I’m going to start with reducing the file sizes on the photos.  If that doesn’t work, it may be time for me to switch themes.  I’ve been wanting to do that for a while now, but have been unable to decide on a theme.  If things don’t seem to be working, bear with me (and, if you have time, please let me know if you’re having difficulties so I can try to fix it).

66: Slices of Life

(Have a seat.  Bench in Old Town San Diego.)

I’m excited.  Thrilled, even.  A blogging friend, Anhinga/Beda, has had a short story published in a compilation of short stories put out by the Florida Writers Association called Slices of Life, FWA Collection – Volume 2.  I ordered it a week or so ago and it arrived today.  I went right to Beda’s story, one of the top 60 entries that made it into the book.

I’ve been enjoying Beda’s stories on her blog for a few years.  I am terrible at book reviews (in this case, short story reviews) so I won’t attempt it other than to say I love the way she packed so much of life into relatively few words.  Instead of a review,  I suggest (highly recommend!) that at the very least you visit Anhinga’s blog.  I’m sure you’ll want to check out the book after you’ve spent some time with her there.

The Ducks Have Returned

(Today’s view of the pond.)

Sometime overnight or early this morning the ducks came back to the pond.  You would think they would live here during the warm months, but harrassing the geese to keep them out of the pond chases off the ducks as well.  So we wait until the winter months for the mallards to come back.  Eventually we’ll have a collection of various breeds of ducks out there but for now, the pond belongs to the mallards.

They are too skittish now for me to get any photos of them.  I tried from up at the house but the pictures are pretty bad and not worth posting.  I’ll have plenty of chances before the pond freezes over to capture them in the future.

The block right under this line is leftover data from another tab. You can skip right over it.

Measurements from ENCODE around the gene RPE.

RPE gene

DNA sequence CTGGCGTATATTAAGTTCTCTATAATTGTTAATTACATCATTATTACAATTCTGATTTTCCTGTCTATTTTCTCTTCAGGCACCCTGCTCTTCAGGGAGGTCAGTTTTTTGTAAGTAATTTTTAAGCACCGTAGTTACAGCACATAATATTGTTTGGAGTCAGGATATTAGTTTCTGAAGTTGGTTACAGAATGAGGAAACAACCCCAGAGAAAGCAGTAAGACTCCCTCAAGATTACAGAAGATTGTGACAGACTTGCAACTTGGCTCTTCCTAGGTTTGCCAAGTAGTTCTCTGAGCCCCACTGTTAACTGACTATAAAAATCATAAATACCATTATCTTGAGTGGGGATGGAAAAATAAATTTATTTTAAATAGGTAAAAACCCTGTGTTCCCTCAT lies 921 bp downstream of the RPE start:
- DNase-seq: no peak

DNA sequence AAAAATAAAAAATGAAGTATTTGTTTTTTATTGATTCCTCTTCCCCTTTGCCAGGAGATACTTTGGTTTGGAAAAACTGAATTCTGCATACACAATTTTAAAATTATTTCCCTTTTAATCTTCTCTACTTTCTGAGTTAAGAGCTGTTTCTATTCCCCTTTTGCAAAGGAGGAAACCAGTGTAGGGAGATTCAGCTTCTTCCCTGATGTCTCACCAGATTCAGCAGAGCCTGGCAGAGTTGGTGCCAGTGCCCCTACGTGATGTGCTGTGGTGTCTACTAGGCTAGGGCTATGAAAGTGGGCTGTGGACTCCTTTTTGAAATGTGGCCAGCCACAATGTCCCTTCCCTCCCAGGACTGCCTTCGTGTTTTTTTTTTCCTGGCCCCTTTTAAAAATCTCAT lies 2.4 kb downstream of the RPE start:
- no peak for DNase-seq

The Bones of Winter

Some years Winter comes in all snowy, fluffy, and white, sparkling in whatever sunlight happens to come along.  Other years Winter decides to build itself up bones first and then fleshing out with snow.

(Ice skull.)

I found evidence of Winter’s bones while out on my walk today.  It is a dark gray day.  The sun is surely up there somewhere but the clouds are not letting through much light.  Lake Erie is at work, churning out the clouds and snow.  We had our first real flurries today.  No accumulation.  Just flurries.

(Ice ribs.)

The creek is receding.  The water left behind is forming the bones of Winter.  The water level in the pond is still high and might stay that way for a while judging by the way it is slowly dripping out of the drainage pipe that empties into the creek.

(A touch of red.)

There is a thin film of ice around the edges of the pond.  The wind is keeping the water in motion, making it difficult for the ice to form.  It is cold outside today.  I was going to type “bitterly cold” but I should save that phrase for January.  It’s too soon for “bitterly.”

(Wind under one of the white pines)

The wind continues to be gusty and blustery.  It has a way of cutting through the layers of clothing, getting under the hat and nipping at the fingertips.  The wind makes sure you know that Winter is taking over.

Autumn’s day is done.

65: A cold wind’s a blowin’

(Berries in the rain)

Yesterday it was in the 40’s and raining.  I waited for a break in the rain to go out for my walk but eventually I would have run out of day without the break ever appearing so I finally grabbed the umbrella and went out into the rain.